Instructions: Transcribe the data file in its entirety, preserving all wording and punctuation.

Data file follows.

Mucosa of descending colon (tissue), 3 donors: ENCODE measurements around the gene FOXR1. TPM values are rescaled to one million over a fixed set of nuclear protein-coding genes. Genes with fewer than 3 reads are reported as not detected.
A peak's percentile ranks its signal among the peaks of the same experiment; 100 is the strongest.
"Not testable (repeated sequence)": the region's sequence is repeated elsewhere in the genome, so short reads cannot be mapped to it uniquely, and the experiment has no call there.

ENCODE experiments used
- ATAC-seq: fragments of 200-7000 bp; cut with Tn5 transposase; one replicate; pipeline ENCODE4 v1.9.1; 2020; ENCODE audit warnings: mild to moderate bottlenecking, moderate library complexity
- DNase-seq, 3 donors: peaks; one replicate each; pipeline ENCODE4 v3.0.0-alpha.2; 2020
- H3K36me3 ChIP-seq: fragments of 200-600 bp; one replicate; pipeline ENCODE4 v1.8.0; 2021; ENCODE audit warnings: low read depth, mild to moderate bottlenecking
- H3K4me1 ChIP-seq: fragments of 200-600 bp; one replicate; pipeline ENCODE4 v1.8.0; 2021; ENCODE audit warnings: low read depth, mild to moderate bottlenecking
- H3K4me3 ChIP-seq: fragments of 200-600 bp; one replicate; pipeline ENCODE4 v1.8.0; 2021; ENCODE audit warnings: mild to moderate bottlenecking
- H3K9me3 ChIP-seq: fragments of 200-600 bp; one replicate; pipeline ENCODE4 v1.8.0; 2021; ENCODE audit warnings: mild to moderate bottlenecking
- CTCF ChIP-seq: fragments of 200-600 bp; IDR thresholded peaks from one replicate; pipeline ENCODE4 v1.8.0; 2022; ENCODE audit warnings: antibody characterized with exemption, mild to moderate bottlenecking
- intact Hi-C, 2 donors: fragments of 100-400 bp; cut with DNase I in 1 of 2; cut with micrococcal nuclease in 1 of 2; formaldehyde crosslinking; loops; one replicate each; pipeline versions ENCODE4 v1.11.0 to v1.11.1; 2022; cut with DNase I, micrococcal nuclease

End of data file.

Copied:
Mucosa of descending colon (tissue), 3 donors: ENCODE measurements around the gene FOXR1. TPM values are rescaled to one million over a fixed set of nuclear protein-coding genes. Genes with fewer than 3 reads are reported as not detected.
A peak's percentile ranks its signal among the peaks of the same experiment; 100 is the strongest.
"Not testable (repeated sequence)": the region's sequence is repeated elsewhere in the genome, so short reads cannot be mapped to it uniquely, and the experiment has no call there.

ENCODE experiments used
- ATAC-seq: fragments of 200-7000 bp; cut with Tn5 transposase; one replicate; pipeline ENCODE4 v1.9.1; 2020; ENCODE audit warnings: mild to moderate bottlenecking, moderate library complexity
- DNase-seq, 3 donors: peaks; one replicate each; pipeline ENCODE4 v3.0.0-alpha.2; 2020
- H3K36me3 ChIP-seq: fragments of 200-600 bp; one replicate; pipeline ENCODE4 v1.8.0; 2021; ENCODE audit warnings: low read depth, mild to moderate bottlenecking
- H3K4me1 ChIP-seq: fragments of 200-600 bp; one replicate; pipeline ENCODE4 v1.8.0; 2021; ENCODE audit warnings: low read depth, mild to moderate bottlenecking
- H3K4me3 ChIP-seq: fragments of 200-600 bp; one replicate; pipeline ENCODE4 v1.8.0; 2021; ENCODE audit warnings: mild to moderate bottlenecking
- H3K9me3 ChIP-seq: fragments of 200-600 bp; one replicate; pipeline ENCODE4 v1.8.0; 2021; ENCODE audit warnings: mild to moderate bottlenecking
- CTCF ChIP-seq: fragments of 200-600 bp; IDR thresholded peaks from one replicate; pipeline ENCODE4 v1.8.0; 2022; ENCODE audit warnings: antibody characterized with exemption, mild to moderate bottlenecking
- intact Hi-C, 2 donors: fragments of 100-400 bp; cut with DNase I in 1 of 2; cut with micrococcal nuclease in 1 of 2; formaldehyde crosslinking; loops; one replicate each; pipeline versions ENCODE4 v1.11.0 to v1.11.1; 2022; cut with DNase I, micrococcal nuclease